Whereas Anu follows the process of indoctrination into society, Niv Sheinfeld and Oren Laor’s Big Mouth considers the reverse process of an individual critically considering this group mentality.  The strains of an Israeli folk song set the stage even before the curtain rises, and the tone is further established as the three dancers (Sheinfeld, Laor, and Keren Levi) begin by turning their backs on the audience and striding in unison around the perimeter of the space.  Gradually, the trio’s regimented marching is punctuated by Israeli folk dance steps – a mayim here, a three-step turn there – and eventually, Levi tries to break out of this seemingly never-ending pattern with her own idiosyncratic movement.  Later, to the swelling melody of an Israeli military hymn, Levi stands downstage and slowly opens her mouth wide until her face is distorted in the shape of a silent, terrible scream; this simple yet virtuosic act leaves a haunting imprint even after the booming music dies down and Levi’s face returns to its normal state.  Despite the tenderness with which Sheinfeld and Laor cradle Levi during their final trio, keeping her perpetually aloft while passing her back and forth, the emotion which prompted such an agonized cry clearly lingers, prompting her to leave the group at the close of the work.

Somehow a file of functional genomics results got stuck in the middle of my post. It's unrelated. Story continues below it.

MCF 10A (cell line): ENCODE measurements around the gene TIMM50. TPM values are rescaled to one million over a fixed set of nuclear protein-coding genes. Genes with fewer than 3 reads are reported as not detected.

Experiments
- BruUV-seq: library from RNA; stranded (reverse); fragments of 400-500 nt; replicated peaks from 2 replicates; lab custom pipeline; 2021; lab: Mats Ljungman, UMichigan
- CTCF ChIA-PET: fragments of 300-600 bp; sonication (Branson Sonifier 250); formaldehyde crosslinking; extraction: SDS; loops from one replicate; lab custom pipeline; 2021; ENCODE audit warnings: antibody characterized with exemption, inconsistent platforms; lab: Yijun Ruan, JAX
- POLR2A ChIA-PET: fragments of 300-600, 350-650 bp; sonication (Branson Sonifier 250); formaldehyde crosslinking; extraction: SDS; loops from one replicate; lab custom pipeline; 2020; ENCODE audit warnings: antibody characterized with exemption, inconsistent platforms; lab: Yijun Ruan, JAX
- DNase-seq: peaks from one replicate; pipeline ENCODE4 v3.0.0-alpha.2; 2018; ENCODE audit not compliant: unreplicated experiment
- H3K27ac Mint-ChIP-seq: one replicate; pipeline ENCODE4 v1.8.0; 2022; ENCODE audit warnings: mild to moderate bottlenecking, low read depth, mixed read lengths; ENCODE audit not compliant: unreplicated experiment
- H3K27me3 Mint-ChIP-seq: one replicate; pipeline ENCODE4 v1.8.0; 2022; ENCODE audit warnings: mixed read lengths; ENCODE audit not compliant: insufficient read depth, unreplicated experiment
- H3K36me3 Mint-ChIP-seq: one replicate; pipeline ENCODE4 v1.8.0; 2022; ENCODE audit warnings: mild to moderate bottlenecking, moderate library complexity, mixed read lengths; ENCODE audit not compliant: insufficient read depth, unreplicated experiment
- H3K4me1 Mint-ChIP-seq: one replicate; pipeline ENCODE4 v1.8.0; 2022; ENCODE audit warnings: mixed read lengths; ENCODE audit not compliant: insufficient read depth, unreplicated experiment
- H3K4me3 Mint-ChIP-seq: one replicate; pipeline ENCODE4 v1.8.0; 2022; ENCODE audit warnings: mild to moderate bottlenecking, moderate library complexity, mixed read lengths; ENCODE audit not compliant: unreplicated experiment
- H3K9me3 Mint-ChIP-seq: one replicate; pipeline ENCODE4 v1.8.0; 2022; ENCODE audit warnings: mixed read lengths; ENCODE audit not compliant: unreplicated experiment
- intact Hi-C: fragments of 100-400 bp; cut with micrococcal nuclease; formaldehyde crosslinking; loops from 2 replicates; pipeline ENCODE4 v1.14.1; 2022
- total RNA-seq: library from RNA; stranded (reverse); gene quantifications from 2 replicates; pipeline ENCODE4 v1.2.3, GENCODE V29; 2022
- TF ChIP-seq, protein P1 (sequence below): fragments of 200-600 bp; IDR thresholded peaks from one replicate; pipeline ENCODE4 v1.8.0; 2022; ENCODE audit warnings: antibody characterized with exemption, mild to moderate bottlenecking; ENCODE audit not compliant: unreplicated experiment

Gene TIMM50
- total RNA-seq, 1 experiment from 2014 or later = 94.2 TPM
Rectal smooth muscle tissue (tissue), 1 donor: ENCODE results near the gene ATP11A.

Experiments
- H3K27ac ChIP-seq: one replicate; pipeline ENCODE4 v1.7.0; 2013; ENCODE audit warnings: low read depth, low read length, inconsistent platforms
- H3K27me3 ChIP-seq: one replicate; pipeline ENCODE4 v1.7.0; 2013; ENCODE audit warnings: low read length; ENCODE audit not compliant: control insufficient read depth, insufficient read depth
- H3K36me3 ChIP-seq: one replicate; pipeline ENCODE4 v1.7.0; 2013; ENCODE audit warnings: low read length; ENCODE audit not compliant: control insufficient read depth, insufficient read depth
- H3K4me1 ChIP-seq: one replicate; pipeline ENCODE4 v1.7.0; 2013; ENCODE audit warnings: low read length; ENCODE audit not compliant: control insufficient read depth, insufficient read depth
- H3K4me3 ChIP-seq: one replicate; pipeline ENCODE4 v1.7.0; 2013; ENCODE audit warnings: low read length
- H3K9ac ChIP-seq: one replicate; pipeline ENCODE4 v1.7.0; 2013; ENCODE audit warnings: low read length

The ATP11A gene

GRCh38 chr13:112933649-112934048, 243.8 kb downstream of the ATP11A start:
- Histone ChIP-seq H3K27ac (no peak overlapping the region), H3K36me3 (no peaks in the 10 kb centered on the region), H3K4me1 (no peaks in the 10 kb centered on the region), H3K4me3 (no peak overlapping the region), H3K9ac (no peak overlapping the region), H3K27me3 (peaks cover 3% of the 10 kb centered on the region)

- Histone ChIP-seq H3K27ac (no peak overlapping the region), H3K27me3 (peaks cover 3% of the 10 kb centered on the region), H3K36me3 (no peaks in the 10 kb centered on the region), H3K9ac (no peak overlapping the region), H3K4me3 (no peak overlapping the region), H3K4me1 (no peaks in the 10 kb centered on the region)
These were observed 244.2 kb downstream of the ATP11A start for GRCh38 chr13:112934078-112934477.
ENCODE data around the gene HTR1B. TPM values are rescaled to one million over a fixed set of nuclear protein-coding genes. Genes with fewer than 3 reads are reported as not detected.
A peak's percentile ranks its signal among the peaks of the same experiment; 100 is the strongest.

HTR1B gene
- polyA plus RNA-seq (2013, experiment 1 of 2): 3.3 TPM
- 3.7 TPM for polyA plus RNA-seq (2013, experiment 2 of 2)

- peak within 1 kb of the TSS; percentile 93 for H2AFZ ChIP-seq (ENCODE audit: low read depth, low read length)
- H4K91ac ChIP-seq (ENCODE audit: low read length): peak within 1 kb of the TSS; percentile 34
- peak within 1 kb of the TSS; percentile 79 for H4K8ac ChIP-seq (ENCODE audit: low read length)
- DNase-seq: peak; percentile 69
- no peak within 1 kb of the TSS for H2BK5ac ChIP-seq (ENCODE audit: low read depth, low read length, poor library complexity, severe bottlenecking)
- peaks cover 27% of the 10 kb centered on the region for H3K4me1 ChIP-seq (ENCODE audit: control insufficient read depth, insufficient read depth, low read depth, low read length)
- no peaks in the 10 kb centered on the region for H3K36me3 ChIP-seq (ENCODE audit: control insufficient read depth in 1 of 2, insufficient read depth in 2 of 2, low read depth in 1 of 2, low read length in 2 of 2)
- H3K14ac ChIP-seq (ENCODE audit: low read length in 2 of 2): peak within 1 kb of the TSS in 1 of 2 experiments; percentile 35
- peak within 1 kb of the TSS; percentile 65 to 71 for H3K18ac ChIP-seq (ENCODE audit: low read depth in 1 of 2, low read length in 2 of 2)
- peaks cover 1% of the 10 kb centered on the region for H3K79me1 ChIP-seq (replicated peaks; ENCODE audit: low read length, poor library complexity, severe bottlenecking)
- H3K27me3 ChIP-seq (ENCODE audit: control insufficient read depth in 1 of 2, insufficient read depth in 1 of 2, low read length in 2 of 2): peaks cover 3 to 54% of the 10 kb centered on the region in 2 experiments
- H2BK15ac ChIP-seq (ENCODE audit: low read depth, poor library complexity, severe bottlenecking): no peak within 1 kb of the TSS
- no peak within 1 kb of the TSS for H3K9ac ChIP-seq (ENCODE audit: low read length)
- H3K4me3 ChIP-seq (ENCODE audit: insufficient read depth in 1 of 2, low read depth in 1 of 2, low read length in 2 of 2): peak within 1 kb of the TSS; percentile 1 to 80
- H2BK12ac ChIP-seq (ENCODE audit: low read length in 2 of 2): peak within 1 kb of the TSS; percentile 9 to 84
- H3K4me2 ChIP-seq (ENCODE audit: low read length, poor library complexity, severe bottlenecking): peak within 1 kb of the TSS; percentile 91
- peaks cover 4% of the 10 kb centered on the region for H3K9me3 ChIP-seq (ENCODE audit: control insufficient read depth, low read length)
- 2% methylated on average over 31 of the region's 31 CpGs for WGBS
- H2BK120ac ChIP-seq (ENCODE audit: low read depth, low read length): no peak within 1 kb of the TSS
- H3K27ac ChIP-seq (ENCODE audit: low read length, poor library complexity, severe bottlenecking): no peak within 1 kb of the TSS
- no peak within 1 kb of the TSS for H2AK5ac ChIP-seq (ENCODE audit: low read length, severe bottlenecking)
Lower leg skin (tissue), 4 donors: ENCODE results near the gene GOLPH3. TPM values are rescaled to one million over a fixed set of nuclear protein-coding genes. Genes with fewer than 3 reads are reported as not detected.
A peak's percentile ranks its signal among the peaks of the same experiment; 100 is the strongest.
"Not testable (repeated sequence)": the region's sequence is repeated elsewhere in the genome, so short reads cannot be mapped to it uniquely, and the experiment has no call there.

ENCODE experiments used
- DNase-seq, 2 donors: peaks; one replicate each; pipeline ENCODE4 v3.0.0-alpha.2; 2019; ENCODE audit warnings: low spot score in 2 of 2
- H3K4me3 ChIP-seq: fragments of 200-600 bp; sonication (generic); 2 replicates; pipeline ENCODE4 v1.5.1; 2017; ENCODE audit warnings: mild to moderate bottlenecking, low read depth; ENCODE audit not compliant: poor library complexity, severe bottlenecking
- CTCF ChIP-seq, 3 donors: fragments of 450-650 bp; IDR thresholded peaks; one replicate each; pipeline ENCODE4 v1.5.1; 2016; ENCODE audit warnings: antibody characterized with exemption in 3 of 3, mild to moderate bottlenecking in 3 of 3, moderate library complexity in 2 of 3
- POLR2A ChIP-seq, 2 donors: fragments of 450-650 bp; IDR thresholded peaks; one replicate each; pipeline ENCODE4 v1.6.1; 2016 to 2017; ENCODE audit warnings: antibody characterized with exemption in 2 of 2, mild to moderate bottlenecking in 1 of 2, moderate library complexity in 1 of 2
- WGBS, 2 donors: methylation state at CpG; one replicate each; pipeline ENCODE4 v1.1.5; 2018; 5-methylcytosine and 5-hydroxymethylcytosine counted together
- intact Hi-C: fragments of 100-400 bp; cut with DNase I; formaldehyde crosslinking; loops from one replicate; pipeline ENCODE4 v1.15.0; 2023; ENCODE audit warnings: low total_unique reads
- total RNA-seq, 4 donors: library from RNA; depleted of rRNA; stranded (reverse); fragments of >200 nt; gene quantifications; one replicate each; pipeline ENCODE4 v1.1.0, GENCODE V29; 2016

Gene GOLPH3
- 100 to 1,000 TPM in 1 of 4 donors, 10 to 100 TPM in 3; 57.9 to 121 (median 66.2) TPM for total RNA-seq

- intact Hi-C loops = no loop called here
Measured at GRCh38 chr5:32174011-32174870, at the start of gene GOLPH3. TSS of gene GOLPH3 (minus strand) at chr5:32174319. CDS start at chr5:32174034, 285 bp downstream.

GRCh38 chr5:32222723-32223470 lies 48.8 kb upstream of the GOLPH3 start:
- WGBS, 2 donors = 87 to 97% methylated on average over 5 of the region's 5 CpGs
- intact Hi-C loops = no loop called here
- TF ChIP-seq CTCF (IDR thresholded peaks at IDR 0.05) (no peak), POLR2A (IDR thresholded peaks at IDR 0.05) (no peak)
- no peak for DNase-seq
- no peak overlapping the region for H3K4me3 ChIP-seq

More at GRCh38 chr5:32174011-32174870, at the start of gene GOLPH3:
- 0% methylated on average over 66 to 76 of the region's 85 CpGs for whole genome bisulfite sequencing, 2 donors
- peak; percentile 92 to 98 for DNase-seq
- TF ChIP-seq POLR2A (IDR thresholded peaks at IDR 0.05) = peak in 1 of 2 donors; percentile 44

Besides Anu and Big Mouth, two other brand-new works showcased in International Exposure 2009 also seemed to be colored by the political and social dynamics within the Israeli context.  Rami Be’er’s choreography has often explored Israeli life, and his Infrared, which the Kibbutz Contemporary Dance Company premiered in November, seems to follow in this pattern.  Though much of the choreography itself is more abstract, the work opens with a man’s voice solemnly intoning a poem (written by Be’er) about soldiers in a garden and with one dancer slowly emerging from what appears to be a body bag.  Meanwhile, Arkadi Zaides’s Quiet, which was presented in a studio showing as a work-in-progress, features a mixed cast of Jewish and Arab performers and effectively plays off the tensions between these two groups.